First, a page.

Letter: Today’s children face even more pressure
First let me offer my sympathy and condolences for the loss of a very young and sweet girl. Our thoughts and prayers are with the suffering family.
We are in no way being judgmental, for most of us have no idea the pain and pressure our youth of today are under. We have no idea how many are dealing with depression.
Thus, it comes as a shock when a situation like this story makes the front page.
We are so busy trying to make ends meet, to meet the rigors of schedules of employment or social responsibilities that we fail to notice that young child’s pain or depression, or at lest fail to recognize it as such, contributing it to a phase they are going through. If it is, it’s one that can be deadly for them.
We must take time to realize their needs and be prepared to recognize it for what it is, and as parents, deal with it in a supportive way—as friends as well as neighbors,to provide the parents with what we observe and as needed provide them with advice and guidance to successfully save a young child’s life.
As a parent, that was the one thing I feared more than life itself—that one of my children would develop depression and I would fail to recognize it for what it was. As a young law enforcement officer, I had found myself dealing with a family who lost a child in such a manner and saw the trauma it forced on them.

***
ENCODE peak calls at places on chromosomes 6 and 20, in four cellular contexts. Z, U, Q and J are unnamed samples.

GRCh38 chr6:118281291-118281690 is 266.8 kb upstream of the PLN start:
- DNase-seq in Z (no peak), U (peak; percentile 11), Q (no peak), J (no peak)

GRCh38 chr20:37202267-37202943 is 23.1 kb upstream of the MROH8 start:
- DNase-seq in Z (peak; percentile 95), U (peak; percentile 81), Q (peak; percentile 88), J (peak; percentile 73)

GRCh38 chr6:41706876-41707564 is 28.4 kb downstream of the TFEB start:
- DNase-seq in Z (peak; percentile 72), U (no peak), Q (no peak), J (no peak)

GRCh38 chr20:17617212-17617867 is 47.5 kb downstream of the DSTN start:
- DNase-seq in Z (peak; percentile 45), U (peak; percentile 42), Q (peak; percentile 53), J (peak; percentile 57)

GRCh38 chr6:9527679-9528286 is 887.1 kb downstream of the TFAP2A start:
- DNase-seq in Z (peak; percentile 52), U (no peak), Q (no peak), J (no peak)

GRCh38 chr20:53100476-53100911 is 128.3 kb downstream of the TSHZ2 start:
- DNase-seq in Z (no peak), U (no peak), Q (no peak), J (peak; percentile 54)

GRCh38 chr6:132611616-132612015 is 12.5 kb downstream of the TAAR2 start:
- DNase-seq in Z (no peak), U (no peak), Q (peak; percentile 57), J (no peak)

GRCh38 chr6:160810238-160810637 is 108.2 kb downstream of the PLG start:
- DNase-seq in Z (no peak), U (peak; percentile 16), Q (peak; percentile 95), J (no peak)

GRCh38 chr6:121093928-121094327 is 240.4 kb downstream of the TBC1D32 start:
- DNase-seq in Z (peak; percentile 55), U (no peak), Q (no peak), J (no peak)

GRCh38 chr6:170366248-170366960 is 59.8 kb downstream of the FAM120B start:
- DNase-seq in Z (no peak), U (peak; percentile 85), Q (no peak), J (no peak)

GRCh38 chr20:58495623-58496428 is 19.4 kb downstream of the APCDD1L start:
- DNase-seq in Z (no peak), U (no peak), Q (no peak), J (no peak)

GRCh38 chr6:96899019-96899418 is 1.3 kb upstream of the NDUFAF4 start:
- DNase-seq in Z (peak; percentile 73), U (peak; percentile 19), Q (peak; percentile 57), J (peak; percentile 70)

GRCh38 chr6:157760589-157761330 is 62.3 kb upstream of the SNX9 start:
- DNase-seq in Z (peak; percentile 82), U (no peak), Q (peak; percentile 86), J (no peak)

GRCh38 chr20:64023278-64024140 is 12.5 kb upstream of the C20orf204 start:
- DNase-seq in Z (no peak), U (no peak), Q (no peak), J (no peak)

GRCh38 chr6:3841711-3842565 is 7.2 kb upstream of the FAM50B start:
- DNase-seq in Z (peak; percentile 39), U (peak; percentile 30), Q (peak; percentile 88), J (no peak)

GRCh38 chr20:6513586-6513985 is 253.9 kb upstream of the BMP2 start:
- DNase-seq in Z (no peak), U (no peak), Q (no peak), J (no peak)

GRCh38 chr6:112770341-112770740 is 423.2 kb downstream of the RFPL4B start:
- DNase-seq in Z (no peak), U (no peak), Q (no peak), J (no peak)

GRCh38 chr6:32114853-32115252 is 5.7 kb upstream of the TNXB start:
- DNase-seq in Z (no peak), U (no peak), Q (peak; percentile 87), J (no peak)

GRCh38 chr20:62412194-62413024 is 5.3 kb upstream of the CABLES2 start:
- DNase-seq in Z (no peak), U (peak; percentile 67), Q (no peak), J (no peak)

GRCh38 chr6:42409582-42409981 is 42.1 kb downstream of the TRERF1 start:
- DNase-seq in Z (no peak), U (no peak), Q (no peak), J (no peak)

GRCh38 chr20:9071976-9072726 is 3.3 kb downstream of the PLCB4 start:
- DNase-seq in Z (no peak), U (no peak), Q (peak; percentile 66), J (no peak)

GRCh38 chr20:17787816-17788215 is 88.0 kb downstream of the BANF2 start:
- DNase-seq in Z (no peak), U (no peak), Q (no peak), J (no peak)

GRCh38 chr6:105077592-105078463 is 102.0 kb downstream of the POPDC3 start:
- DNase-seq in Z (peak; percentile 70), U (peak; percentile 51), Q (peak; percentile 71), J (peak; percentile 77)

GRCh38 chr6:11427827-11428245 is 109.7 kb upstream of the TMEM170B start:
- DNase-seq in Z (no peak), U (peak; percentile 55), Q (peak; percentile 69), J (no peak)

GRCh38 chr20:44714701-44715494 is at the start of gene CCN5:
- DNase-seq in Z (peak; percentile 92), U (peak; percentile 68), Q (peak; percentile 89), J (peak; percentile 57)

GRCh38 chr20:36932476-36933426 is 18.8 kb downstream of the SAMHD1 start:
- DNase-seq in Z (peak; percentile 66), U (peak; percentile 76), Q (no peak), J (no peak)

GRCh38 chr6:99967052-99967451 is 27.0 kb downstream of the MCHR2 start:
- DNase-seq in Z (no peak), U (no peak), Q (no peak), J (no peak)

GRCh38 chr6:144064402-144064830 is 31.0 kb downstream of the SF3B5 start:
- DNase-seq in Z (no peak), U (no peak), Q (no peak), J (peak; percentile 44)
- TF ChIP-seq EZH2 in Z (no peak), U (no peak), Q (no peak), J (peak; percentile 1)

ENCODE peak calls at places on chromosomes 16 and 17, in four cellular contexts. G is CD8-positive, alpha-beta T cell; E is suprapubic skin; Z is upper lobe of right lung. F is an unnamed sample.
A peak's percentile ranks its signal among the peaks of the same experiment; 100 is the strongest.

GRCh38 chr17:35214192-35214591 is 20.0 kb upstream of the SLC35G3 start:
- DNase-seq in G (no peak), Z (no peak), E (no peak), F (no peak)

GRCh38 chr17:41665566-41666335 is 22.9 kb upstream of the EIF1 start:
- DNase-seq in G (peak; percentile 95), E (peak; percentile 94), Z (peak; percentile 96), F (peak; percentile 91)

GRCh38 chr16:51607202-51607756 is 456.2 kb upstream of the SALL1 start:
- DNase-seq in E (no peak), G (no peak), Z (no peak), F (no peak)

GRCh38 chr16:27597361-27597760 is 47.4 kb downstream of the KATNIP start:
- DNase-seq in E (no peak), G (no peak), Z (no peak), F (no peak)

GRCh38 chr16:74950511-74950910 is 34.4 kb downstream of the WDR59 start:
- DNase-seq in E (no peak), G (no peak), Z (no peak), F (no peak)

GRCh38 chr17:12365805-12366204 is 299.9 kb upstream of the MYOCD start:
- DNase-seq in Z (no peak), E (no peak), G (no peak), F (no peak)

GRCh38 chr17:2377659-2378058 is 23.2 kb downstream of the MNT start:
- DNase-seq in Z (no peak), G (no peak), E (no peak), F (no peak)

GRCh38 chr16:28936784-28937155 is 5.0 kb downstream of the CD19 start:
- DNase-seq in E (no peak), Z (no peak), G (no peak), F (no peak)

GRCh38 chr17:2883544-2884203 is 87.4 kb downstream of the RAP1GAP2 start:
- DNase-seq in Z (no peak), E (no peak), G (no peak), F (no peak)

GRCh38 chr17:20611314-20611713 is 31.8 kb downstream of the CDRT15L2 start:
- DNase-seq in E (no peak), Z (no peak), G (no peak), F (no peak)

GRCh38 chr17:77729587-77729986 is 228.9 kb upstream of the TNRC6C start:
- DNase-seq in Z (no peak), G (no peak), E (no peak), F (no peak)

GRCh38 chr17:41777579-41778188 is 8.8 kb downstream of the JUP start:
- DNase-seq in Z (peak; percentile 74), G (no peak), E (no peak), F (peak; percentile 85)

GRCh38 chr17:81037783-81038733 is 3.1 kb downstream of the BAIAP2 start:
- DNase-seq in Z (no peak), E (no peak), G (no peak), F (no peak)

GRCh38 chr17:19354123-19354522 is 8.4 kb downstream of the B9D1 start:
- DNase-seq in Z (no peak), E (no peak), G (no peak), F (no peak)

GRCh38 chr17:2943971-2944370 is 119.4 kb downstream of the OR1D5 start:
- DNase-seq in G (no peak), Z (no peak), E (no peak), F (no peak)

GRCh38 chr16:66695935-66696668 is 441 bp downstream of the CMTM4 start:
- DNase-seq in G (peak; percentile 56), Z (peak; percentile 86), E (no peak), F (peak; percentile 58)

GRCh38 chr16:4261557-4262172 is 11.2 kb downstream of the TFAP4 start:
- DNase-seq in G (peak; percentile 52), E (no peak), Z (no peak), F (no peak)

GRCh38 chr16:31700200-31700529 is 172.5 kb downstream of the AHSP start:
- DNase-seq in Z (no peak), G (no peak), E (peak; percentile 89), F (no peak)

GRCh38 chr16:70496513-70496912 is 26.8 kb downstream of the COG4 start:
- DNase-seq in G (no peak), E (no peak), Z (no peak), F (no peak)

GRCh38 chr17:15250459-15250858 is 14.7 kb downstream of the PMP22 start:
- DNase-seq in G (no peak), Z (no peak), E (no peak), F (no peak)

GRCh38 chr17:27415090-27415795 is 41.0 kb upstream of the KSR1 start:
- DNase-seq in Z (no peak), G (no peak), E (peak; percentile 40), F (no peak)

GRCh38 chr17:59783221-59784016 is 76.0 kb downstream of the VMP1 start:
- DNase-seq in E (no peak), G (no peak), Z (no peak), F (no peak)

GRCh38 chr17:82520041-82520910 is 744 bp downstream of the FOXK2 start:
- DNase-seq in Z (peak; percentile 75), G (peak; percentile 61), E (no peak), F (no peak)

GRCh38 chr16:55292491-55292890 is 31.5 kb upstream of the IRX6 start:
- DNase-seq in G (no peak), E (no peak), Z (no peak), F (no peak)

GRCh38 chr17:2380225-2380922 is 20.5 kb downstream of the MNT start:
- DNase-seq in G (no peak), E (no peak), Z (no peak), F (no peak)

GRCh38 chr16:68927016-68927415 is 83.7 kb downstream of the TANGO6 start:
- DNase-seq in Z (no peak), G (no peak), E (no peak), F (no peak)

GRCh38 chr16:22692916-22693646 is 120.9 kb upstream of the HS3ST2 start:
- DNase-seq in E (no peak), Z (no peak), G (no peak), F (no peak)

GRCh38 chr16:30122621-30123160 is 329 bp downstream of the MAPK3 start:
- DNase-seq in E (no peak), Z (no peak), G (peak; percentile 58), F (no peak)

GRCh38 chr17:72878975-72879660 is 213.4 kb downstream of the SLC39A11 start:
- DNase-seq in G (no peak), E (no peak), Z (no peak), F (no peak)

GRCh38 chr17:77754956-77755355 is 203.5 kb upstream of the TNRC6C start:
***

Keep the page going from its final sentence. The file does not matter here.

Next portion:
As a parent, I saw the additional pressures on my child from when I was one, and as a grandparent and now a great grandparent, I see even more pressures applied to our children in each generation by our society and its way of life. Please notice, pay attention, and give these children the benefit of your experience and knowledge of life by sharing and giving the ability to deal with these pressures, thus helping to save lives.
These are judgement calls, for their is no way for the layman to know exactly what is bothering a child—an illness or a phase.
Doctors can treat or refer patients, many pastors are trained to deal with this problem or can refer to one who is, but first a person with the knowledge and training to treat must be made aware.
If you suspect there may be a problem, take the time to follow through. Someone’s life may depend on it.
–Johnny Thacker, Jemison